Cash Prize Slot Machine Gambling Coming To An End in Ohio
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There has been much legal battle in the state of Ohio in the past year after it has been found that games of skill were exempt from anti gambling laws, now all the legal battling will come to an end as Governor Ted Strickland has signed legislation to make all machines that pay out money illegal.
Several slot parlor owners had found loopholes in previous laws, claiming the machines they had in their establishments were games of skill and not chance, and that has allowed them to stay open.
Now, these parlors will have no choice but to shut down after the new laws say that any machine that gives a cash payout will be considered illegal.
One parlor, Spin-To-Walk, in Norwalk, has been one of the spots that people were going to enjoy popular slot games, but even while they were legal, they still received hassle from the police.
Owner David Pugh said that he has been receiving citations nearly every day since August. He is now suing the city in Federal Court claiming that the city is discriminating against his business, and although he might win the suit from damages from the past, it does not appear that his place of business will survive this latest attempt by government to stop the gambling.
House Bill 77, which was signed today, will make any gaming machine that features cash prizes illegal in the state.
Poker Players Offered Deals After Arrests in May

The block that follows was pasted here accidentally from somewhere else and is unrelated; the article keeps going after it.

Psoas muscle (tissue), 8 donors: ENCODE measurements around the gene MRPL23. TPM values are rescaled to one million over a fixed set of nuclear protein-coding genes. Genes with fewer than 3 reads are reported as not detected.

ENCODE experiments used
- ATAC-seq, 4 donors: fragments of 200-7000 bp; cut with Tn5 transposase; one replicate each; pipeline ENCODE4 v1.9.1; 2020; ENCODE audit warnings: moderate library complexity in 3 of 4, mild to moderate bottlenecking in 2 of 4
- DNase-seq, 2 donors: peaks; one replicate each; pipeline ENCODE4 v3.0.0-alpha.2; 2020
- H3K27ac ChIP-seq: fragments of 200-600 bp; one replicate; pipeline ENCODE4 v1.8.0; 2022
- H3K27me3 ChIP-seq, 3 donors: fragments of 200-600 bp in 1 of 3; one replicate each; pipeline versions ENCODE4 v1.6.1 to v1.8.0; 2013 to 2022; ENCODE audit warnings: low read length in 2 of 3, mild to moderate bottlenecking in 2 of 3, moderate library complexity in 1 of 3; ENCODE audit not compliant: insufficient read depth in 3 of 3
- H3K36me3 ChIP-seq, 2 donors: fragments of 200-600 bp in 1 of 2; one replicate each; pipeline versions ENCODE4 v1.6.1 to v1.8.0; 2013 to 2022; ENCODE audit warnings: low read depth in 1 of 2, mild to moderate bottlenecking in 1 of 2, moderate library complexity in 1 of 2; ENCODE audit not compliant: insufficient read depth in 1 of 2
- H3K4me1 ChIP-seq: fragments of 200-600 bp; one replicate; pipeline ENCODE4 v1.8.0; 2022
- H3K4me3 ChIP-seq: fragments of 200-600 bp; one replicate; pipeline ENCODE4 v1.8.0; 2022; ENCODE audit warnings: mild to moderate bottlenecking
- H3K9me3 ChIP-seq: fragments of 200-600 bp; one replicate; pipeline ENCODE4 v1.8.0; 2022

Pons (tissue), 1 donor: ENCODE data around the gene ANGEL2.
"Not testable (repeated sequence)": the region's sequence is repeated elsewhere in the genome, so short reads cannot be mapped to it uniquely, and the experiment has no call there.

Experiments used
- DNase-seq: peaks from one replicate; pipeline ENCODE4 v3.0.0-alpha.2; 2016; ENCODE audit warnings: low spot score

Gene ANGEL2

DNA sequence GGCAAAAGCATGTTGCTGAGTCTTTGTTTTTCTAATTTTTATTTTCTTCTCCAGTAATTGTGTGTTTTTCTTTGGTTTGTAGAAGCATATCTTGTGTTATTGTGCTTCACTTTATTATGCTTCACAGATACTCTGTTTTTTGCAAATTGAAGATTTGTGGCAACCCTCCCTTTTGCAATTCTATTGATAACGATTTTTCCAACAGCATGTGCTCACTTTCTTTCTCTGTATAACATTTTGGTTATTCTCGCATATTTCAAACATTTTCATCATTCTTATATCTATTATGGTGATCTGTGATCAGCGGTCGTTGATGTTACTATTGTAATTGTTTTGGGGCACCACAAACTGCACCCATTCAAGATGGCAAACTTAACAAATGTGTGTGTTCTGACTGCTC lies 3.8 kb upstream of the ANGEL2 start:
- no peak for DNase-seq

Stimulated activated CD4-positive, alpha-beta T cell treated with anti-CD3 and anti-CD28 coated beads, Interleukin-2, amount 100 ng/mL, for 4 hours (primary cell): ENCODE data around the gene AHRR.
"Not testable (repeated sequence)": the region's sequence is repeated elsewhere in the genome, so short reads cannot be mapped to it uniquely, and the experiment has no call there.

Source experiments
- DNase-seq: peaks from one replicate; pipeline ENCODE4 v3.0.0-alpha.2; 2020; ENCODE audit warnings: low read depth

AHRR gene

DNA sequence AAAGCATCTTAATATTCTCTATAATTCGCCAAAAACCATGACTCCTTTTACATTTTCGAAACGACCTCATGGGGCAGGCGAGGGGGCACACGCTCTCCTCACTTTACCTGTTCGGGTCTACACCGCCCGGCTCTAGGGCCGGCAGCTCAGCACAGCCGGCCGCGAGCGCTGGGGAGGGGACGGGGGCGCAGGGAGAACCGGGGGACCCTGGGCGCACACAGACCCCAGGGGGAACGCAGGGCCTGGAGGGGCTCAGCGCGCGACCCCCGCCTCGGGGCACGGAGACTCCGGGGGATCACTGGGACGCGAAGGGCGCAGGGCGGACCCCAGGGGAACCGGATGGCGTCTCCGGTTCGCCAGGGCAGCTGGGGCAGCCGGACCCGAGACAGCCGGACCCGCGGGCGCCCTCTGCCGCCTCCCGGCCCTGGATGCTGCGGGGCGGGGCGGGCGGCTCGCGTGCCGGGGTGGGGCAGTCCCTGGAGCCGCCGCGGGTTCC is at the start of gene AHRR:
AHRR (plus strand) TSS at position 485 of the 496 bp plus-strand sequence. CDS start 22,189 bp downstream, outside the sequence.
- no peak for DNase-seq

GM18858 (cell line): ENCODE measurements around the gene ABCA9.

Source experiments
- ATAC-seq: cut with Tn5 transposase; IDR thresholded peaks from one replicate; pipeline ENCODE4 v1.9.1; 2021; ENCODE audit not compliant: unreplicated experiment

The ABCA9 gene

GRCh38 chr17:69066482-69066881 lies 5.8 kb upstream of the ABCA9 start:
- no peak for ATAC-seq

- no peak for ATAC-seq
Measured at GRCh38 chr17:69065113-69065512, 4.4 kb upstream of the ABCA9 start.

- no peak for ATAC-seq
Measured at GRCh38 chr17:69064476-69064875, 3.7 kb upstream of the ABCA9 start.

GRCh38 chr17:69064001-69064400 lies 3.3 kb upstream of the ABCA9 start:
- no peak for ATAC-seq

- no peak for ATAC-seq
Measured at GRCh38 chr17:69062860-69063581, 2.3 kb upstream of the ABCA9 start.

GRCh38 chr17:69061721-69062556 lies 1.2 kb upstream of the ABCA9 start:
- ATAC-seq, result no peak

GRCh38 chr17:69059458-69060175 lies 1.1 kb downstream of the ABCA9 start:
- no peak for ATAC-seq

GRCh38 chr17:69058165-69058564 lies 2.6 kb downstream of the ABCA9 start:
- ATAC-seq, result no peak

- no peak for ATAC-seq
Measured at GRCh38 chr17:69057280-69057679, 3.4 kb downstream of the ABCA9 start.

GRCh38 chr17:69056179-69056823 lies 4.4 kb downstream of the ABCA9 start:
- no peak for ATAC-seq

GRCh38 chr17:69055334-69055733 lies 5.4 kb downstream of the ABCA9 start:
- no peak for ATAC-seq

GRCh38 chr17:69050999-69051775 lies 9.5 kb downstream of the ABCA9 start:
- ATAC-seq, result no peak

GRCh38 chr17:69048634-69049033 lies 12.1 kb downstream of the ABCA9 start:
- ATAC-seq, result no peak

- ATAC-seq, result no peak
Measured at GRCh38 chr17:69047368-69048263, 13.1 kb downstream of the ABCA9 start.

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63 people were arrested back on May 31st by police in a raid that spanned three clubs, Shooters Billiards, Bari Club, and Barca Club, now, some of those people are getting the opportunity to plea out their cases and avoid jail time.
Of the 63 people arrested, six of them were charged with the serious crime of keeping a common gaming house, but the rest of the people were charged with only being found in a gaming house, which is a much less serious crime.
Now those people have been given three options, they can fight the charges and take their chances if they are found guilty, they can take a positive lifestyles course from the Salvation Army and have their charges stayed, or they can plea guilty and possibly have the judge issue a discharge.
The dealers and operators of the game were not offered the deal, and some of the people that were vowed that they would not take the deal, and that they would fight the charges because they believe they were innocent.
The people are expected by the Crown that they would like decisions made sometime in the next few weeks, meanwhile, all of the people accused are set to be back in court on December 3rd.